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OMFG! Sexy Rebranding for The CW

CW:

In hot pursuit of young viewers, the network famous for boundary-pushing ads rolls out a refreshed tagline and marketing campaign.

The CW is getting a new look. Beginning in August, the younger-skewing network will debut a new tagline, "TV Now," part of a larger image campaign. The refreshed look will be rolled out in on-air and in online spots as well as on billboards tied to The CW's new fall fare, including Arrow, Emily Owens, M.D. and Beauty and the Beast.

"One of the things that we kept hearing was that this is a generation of people who say, 'I know what I want, when I want it, how I want it, and I want it now,' " says CW executive vp marketing and digital programs Rick Haskins, the exec behind the network's "Every Parent's Nightmare" (Gossip Girl) and "Catch VD" (The Vampire Diaries) campaigns. "We wanted this to be emblematic of who we are for them, and we are TV now." (In contrast to other recent rebrandings at Lifetime, Style and E!, The CW logo will remain.)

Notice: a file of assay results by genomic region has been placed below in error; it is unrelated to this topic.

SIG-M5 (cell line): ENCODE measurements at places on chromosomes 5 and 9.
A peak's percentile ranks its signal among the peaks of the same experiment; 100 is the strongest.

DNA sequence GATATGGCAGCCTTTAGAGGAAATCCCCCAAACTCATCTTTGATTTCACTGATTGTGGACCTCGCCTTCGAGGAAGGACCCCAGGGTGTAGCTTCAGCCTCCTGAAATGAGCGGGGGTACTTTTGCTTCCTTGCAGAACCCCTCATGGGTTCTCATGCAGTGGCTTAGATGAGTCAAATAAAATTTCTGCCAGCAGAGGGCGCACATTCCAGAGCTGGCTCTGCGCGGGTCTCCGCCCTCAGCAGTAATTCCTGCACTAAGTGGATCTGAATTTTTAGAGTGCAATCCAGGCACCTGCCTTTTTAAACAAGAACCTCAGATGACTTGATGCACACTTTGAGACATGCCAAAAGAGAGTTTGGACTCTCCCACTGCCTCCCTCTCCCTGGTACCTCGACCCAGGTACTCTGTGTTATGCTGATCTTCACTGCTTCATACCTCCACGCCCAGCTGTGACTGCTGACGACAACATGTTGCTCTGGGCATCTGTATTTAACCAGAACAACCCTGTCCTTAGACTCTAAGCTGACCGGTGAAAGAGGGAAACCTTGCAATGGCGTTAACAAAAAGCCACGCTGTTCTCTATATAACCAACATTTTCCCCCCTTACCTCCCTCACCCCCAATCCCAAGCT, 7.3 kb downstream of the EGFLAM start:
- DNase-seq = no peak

The campaign, which plays on apt descriptors like "provocative" and "seductive" in association with CW series, will replace the net's years-old taglines: TV to "talk about," "blog about" and "tweet about." "Three years ago, TV to talk about was very emblematic of where we were," Haskins says, noting that The CW, geared toward 18- to 34-year-olds, was an early adopter of social media, but other networks have since caught up.

The refresh, which began in October and included outside consultants, is a fitting push for a network that has struck deals with Netflix and Hulu in pursuit of its elusive demo under new president Mark Pedowitz. As The CW continues to invite its audience to other platforms, traditional viewing has taken a hit. According to Nielsen, The CW wrapped the recent TV season down 15 percent and 20 percent in total viewers and in the 18-to-34 demo, respectively.

"The story today is about the huge push to mobile and digital [platforms]," Haskins says, adding, "That doesn't mean that we're moving away from social media; we're just doing it in a more subtle way because it is now a foregone conclusion."